> would be a required contribution for membership in contravention
      of the
      > Participation Guidelines.
      >


      Personally I would not ask for a fee. it's unnecessary and gets into
      questions about fleecing when the real issue is vote integrity.



      > Remember again that vote fraud is a very limited problem and is
      easy for
      > us to combat.


      Do you have statistics on totally open internet voting to back that
      up or is it your impression that it is a limited problem?



      If 3 or more signers have the same address and all cast
      > ballots, we can examine the signatures and then call them to
      verify their
      > identity. At most this will be a few dozen people.


      Not only is that totally contravene-able but it is based on a high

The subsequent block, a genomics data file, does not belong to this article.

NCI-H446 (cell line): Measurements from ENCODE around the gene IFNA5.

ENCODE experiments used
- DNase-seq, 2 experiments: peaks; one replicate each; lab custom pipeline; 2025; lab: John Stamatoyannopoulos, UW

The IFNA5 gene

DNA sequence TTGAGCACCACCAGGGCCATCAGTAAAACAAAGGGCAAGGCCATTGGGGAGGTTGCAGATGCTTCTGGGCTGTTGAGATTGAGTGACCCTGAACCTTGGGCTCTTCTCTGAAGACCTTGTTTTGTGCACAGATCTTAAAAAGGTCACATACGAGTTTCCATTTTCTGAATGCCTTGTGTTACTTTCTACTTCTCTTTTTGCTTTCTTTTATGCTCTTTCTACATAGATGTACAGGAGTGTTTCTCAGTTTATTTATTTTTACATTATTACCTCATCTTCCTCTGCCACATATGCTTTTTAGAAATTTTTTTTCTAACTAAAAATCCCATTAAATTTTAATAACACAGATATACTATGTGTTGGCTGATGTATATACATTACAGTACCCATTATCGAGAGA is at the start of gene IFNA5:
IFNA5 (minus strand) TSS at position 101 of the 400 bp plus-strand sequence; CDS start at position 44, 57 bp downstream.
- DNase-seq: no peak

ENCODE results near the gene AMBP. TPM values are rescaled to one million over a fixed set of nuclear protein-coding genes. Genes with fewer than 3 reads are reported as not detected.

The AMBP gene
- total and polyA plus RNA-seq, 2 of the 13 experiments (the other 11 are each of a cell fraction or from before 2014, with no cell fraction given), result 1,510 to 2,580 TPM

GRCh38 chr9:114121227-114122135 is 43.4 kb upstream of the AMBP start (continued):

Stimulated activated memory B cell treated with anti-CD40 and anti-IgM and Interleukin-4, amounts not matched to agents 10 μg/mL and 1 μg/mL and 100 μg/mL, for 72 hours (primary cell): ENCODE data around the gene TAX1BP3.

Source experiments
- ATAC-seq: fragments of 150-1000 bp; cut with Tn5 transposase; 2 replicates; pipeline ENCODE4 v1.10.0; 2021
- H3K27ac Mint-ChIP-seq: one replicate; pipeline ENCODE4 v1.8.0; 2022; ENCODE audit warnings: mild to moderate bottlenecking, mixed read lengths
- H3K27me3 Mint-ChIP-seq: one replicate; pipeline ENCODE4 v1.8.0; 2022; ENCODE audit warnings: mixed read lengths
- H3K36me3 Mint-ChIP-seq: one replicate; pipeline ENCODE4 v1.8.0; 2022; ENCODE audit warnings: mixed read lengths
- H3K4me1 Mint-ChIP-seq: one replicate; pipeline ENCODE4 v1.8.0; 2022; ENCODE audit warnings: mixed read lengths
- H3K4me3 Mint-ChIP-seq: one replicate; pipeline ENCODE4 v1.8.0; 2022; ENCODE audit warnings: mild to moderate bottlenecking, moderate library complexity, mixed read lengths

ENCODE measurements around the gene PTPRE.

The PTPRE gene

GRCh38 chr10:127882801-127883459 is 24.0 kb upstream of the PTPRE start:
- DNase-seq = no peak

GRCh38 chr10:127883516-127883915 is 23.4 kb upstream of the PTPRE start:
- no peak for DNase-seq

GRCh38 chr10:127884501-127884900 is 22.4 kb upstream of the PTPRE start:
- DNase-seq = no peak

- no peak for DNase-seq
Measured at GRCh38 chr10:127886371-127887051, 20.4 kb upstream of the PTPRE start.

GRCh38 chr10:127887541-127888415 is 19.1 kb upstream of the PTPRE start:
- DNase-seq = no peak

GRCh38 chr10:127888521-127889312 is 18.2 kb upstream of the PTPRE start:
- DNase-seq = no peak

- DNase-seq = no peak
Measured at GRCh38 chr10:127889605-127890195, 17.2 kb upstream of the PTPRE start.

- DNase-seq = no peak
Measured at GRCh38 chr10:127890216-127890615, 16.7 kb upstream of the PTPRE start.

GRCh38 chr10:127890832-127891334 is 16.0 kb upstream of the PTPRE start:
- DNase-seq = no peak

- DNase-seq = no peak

amount of subjectivity and invades privacy. The approach that a few
      like Mr./Miss. Logic outlined is far more secure, far less
      subjectively based and far less invasive.
    • RavenBlack
      ... Though this method holds only if all blank ballot sheets are mailed - no collecting your ballot sheet by internet, as that would remove what security
      Message 2 of 28 , Dec 3, 2002
        >Remember again that vote fraud is a very limited problem and is easy for
        >us to combat. If 3 or more signers have the same address and all cast
        >ballots, we can examine the signatures and then call them to verify their
        >identity. At most this will be a few dozen people.